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OECD Urban Policy Reviews: Mexico 2015

Transforming Urban Policy and Housing Finance

image of OECD Urban Policy Reviews: Mexico 2015

In parallel to a sweeping structural reform agenda, Mexico announced in 2013 a new approach to housing and urban policy. Calling for a more explicit qualitative focus on housing and the urban environment, the policy shift is a welcome development. Mexico urbanised more rapidly than most OECD countries in the past half-century, in part as a result of the expansion of housing finance led by INFONAVIT and facilitated by policies aiming to expand access to formal housing. Yet the quantitative push for formal housing came with quantitative costs: inefficient development patterns resulting in a hollowing out of city centres and the third-highest rate of urban sprawl in the OECD; increasing motorisation rates; a significant share of vacant housing, with one-seventh of the housing stock uninhabited in 2010; housing developments with inadequate access to public transport and basic urban services; and social segregation. How can the Mexican authorities “get cities right” and develop more competitive, sustainable and inclusive cities? How can they improve the capacity of the relevant institutions and foster greater collaboration among them? How can INFONAVIT ensure that its lending activities generate more sustainable urban outcomes as it also fulfils its pension mandate and help Mexicans save more for retirement?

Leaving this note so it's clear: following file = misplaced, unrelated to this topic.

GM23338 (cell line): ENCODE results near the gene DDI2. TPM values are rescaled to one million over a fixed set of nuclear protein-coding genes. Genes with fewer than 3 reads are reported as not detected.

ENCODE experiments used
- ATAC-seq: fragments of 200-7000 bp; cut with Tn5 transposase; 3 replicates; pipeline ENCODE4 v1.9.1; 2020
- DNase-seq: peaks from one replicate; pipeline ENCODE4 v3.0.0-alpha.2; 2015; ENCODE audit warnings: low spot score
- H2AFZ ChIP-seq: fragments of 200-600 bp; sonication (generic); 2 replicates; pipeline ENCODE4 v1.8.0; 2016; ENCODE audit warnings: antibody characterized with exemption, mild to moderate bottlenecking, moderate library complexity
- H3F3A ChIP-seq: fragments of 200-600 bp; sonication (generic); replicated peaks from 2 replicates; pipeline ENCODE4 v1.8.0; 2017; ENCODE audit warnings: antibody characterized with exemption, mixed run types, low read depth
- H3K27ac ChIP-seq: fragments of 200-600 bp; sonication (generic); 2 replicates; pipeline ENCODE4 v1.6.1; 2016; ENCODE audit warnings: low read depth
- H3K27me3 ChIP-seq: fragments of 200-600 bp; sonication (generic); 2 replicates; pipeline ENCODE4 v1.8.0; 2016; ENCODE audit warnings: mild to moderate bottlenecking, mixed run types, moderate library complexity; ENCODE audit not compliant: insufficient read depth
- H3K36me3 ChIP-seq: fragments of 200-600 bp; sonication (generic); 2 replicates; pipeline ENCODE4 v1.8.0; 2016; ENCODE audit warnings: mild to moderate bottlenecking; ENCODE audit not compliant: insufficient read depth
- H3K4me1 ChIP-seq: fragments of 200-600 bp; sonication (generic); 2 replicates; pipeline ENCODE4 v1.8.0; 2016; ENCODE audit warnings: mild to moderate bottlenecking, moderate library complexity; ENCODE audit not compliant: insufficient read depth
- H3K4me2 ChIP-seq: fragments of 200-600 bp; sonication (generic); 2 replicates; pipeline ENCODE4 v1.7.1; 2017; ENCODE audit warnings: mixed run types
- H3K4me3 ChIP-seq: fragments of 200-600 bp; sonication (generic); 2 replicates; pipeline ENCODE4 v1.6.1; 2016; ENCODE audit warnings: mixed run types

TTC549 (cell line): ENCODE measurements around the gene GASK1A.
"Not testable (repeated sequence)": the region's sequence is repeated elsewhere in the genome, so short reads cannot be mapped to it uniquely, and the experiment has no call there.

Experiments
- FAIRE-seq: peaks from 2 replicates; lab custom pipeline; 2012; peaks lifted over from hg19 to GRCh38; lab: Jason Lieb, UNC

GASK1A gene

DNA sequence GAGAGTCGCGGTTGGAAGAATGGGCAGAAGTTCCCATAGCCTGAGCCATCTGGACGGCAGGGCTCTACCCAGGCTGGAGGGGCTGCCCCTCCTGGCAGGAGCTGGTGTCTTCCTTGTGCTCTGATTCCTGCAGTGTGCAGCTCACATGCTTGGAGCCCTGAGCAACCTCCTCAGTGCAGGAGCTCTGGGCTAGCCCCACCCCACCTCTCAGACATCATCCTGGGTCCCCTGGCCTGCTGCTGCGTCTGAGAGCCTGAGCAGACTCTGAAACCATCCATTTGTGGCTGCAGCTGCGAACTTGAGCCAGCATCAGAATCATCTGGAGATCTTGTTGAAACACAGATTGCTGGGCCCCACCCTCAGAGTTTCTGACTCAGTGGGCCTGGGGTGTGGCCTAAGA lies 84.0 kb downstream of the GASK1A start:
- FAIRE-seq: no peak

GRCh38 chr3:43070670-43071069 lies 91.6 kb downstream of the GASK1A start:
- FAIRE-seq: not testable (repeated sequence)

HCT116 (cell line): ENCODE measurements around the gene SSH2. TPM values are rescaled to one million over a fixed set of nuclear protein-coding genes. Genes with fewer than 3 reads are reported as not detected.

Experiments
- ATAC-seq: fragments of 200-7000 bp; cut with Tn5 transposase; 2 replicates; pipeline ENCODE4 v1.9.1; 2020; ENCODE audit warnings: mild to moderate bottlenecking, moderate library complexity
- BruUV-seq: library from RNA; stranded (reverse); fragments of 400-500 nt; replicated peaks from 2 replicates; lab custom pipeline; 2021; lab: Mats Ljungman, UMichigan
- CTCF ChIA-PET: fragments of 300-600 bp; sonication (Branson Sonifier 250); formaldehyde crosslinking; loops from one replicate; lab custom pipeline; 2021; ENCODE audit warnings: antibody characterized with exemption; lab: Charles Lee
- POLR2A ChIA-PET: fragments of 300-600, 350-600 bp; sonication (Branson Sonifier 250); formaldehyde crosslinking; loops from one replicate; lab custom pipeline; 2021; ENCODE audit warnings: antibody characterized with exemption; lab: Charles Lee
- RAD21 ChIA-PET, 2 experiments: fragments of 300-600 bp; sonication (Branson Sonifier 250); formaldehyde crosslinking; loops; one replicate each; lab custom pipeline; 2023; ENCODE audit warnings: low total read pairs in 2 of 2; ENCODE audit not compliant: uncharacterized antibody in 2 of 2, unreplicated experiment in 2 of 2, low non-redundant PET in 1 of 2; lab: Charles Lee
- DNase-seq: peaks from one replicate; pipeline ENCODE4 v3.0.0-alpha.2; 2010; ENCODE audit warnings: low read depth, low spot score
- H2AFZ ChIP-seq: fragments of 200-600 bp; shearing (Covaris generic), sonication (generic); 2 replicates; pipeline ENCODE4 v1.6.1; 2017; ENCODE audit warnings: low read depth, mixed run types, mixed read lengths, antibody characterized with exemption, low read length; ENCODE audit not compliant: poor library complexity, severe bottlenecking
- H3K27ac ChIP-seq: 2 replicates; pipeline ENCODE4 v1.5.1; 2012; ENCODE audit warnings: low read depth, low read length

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Better housing policy for Mexico: What role for INFONAVIT?

This chapter explores housing policy, focusing on the role of INFONAVIT in the housing transition that has taken place in Mexico over the past four decades and the ways in which INFONAVIT can support the federal government’s objectives toward more sustainable housing and urban development. The chapter: i) examines the peculiarities of housing in Mexico from a comparative perspective; ii) discusses the costs and benefits of the past housing model; and iii) explores the country’s transition to a new housing model and the role for INFONAVIT in contributing to its realisation. While INFONAVIT cannot act in isolation in the pursuit of more sustainable housing and urban development, neither will it be possible to shift toward a more sustainable model without INFONAVIT.

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